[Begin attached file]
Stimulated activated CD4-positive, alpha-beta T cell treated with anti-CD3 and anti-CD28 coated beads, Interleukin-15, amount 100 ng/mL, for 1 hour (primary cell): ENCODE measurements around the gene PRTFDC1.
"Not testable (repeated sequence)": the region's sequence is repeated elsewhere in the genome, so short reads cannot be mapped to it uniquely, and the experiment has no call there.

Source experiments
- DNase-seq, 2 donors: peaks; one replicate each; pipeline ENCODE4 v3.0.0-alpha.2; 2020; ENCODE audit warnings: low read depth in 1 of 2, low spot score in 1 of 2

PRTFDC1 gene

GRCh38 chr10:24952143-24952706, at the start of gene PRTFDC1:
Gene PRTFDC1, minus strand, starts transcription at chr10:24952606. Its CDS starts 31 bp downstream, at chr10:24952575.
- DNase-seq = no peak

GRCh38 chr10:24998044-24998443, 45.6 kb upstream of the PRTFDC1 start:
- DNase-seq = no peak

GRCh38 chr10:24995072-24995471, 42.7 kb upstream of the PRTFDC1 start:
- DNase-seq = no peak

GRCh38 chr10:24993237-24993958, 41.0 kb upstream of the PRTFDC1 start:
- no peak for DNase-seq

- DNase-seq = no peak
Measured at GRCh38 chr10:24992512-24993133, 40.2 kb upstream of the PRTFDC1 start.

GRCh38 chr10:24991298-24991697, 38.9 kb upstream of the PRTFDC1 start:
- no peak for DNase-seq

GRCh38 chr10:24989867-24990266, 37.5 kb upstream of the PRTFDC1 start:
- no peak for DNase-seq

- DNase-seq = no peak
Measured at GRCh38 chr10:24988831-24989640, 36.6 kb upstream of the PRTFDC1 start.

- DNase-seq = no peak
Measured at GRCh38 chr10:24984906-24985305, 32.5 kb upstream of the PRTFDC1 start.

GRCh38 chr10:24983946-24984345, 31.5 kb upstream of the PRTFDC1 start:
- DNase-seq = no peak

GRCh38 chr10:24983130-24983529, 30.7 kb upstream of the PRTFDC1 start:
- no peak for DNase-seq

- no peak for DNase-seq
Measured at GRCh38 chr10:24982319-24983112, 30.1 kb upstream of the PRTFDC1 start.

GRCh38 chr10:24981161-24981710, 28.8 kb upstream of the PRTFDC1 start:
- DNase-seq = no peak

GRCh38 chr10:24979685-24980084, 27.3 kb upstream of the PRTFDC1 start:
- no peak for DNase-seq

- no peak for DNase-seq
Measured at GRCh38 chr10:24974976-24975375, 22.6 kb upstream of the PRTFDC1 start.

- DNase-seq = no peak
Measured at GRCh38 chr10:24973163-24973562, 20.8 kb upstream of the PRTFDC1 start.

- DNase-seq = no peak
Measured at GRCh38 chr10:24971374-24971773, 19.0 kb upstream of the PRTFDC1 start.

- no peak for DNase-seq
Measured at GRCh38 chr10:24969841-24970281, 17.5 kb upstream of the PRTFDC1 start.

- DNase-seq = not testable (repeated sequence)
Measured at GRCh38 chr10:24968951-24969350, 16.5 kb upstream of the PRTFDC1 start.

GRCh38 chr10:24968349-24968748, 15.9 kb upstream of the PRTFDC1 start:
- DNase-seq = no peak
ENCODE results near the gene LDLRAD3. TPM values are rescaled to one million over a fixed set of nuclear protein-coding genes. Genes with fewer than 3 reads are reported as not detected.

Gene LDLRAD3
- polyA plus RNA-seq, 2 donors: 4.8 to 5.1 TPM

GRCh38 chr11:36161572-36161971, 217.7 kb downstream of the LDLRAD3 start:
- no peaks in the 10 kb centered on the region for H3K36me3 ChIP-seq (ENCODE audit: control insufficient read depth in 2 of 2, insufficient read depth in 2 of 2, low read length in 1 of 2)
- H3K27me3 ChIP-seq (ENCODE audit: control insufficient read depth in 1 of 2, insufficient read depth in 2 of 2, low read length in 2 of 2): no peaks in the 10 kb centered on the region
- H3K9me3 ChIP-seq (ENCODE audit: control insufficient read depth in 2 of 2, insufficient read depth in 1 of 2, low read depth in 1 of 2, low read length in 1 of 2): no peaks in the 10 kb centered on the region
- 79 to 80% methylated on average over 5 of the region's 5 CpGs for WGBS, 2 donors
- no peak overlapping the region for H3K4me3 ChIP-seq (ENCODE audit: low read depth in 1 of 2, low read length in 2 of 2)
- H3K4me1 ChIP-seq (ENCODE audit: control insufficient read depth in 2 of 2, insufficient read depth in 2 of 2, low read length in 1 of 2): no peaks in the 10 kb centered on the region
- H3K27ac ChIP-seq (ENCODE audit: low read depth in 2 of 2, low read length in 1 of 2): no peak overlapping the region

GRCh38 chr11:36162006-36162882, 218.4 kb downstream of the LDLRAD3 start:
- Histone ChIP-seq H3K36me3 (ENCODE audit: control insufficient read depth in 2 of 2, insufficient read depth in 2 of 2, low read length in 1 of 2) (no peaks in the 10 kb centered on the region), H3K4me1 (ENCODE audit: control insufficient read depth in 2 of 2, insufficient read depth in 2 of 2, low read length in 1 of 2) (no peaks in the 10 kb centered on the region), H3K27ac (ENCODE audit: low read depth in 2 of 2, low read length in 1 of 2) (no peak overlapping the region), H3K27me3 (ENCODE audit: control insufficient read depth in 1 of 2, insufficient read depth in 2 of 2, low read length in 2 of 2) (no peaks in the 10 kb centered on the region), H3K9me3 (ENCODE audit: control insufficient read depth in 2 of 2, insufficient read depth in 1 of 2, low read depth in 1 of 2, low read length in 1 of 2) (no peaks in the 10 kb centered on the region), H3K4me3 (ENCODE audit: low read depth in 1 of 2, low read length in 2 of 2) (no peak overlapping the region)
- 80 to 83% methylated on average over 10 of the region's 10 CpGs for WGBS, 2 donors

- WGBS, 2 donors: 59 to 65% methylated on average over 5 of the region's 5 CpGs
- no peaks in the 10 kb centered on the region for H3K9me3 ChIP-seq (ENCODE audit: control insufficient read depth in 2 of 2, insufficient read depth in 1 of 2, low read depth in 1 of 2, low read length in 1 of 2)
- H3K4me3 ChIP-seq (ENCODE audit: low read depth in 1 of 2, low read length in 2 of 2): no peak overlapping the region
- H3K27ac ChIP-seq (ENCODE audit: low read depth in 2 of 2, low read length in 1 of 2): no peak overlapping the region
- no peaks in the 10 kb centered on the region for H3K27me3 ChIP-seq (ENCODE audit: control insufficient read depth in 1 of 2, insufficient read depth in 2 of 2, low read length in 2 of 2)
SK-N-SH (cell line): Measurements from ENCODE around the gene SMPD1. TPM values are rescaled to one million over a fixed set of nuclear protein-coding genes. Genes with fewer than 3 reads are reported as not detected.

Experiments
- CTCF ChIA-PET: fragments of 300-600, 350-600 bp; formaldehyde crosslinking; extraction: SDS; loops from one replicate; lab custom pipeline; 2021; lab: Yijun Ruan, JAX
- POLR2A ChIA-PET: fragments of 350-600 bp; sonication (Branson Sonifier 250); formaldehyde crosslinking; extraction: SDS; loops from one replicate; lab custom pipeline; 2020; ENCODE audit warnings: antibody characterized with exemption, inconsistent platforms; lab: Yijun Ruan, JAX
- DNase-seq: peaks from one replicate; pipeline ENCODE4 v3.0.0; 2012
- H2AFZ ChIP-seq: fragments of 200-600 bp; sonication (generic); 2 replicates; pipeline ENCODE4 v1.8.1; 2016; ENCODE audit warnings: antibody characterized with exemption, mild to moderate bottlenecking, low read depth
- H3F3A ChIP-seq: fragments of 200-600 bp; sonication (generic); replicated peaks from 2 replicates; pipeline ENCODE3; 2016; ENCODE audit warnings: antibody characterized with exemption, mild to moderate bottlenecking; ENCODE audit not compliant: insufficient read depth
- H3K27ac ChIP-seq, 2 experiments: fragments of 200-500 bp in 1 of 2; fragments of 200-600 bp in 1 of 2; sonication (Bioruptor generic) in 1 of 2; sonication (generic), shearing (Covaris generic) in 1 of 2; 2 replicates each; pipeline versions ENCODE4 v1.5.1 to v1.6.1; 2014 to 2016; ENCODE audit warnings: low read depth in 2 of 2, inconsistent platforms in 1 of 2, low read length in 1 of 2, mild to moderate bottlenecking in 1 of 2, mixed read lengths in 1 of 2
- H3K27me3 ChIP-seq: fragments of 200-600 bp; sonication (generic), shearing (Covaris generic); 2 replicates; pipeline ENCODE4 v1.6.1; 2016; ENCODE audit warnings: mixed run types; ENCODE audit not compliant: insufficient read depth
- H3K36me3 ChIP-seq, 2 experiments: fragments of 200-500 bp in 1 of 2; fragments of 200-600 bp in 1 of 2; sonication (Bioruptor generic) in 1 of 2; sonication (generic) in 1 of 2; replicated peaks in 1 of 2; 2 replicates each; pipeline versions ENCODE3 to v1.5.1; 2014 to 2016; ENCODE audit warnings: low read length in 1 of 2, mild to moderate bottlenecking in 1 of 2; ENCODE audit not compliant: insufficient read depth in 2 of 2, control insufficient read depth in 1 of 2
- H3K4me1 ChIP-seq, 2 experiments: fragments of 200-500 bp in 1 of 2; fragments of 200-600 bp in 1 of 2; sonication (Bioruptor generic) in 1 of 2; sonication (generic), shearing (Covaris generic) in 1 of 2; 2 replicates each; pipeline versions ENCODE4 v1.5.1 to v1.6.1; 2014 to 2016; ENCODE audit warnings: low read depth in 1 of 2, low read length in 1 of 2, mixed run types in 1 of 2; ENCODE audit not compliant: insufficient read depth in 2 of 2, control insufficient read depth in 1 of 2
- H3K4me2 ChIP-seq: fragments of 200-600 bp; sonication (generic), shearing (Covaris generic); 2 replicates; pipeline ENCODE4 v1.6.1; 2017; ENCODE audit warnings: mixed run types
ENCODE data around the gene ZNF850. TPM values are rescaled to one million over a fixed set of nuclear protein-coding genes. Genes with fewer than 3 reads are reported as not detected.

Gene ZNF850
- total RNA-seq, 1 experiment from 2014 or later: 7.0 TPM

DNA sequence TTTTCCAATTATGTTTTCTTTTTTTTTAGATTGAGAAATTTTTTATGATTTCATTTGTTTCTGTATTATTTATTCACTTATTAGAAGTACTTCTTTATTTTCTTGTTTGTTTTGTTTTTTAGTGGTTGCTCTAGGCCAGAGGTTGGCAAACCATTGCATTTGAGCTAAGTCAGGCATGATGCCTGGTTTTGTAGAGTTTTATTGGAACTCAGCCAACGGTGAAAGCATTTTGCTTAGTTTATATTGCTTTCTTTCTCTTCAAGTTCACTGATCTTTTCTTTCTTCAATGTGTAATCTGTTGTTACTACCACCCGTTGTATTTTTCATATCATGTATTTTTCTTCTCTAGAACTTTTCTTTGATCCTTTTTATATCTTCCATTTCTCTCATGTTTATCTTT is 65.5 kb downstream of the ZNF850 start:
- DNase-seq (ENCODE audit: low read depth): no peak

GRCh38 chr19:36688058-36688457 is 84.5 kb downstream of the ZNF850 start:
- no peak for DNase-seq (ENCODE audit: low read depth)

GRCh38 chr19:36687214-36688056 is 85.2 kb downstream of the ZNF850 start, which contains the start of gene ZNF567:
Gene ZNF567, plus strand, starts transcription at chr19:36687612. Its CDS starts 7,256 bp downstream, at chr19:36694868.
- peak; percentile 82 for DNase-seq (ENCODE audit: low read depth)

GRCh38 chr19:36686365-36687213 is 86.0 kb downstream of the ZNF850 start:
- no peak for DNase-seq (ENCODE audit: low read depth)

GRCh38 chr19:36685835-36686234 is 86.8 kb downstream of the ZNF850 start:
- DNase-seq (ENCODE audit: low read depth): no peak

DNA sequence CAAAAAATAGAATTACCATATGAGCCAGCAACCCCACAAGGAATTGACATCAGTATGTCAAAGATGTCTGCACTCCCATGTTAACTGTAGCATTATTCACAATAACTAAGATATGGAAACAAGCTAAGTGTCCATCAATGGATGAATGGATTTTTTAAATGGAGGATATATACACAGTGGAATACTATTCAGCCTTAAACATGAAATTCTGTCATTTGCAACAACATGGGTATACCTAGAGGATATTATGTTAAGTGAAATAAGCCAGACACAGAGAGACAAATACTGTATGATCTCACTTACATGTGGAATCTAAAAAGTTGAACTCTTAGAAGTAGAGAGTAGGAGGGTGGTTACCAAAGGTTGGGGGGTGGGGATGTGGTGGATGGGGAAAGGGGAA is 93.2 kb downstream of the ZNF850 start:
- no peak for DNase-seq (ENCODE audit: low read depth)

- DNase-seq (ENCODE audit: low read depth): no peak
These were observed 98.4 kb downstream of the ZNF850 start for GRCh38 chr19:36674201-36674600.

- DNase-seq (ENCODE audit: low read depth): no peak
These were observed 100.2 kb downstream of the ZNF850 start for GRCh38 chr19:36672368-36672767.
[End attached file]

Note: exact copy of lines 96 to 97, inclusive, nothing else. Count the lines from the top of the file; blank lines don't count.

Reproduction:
- DNase-seq (ENCODE audit: low read depth): no peak
These were observed 100.2 kb downstream of the ZNF850 start for GRCh38 chr19:36672368-36672767.